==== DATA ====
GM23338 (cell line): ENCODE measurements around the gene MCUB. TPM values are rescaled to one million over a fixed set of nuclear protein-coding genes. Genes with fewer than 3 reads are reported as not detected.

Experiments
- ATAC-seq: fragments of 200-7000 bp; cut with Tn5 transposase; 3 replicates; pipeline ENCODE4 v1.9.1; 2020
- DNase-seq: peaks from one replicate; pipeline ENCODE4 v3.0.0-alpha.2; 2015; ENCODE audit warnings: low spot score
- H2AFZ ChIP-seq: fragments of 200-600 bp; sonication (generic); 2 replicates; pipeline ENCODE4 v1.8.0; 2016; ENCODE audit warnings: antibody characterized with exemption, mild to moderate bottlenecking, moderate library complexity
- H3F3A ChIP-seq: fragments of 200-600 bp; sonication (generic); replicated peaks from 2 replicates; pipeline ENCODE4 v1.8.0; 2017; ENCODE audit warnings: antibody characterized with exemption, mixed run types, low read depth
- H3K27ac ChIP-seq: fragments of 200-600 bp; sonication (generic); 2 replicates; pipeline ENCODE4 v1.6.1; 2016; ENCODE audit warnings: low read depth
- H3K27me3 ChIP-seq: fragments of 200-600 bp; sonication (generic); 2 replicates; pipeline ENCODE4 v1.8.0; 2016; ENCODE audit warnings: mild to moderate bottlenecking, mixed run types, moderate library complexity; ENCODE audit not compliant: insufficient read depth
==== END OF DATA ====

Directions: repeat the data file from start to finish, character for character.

GM23338 (cell line): ENCODE measurements around the gene MCUB. TPM values are rescaled to one million over a fixed set of nuclear protein-coding genes. Genes with fewer than 3 reads are reported as not detected.

Experiments
- ATAC-seq: fragments of 200-7000 bp; cut with Tn5 transposase; 3 replicates; pipeline ENCODE4 v1.9.1; 2020
- DNase-seq: peaks from one replicate; pipeline ENCODE4 v3.0.0-alpha.2; 2015; ENCODE audit warnings: low spot score
- H2AFZ ChIP-seq: fragments of 200-600 bp; sonication (generic); 2 replicates; pipeline ENCODE4 v1.8.0; 2016; ENCODE audit warnings: antibody characterized with exemption, mild to moderate bottlenecking, moderate library complexity
- H3F3A ChIP-seq: fragments of 200-600 bp; sonication (generic); replicated peaks from 2 replicates; pipeline ENCODE4 v1.8.0; 2017; ENCODE audit warnings: antibody characterized with exemption, mixed run types, low read depth
- H3K27ac ChIP-seq: fragments of 200-600 bp; sonication (generic); 2 replicates; pipeline ENCODE4 v1.6.1; 2016; ENCODE audit warnings: low read depth
- H3K27me3 ChIP-seq: fragments of 200-600 bp; sonication (generic); 2 replicates; pipeline ENCODE4 v1.8.0; 2016; ENCODE audit warnings: mild to moderate bottlenecking, mixed run types, moderate library complexity; ENCODE audit not compliant: insufficient read depth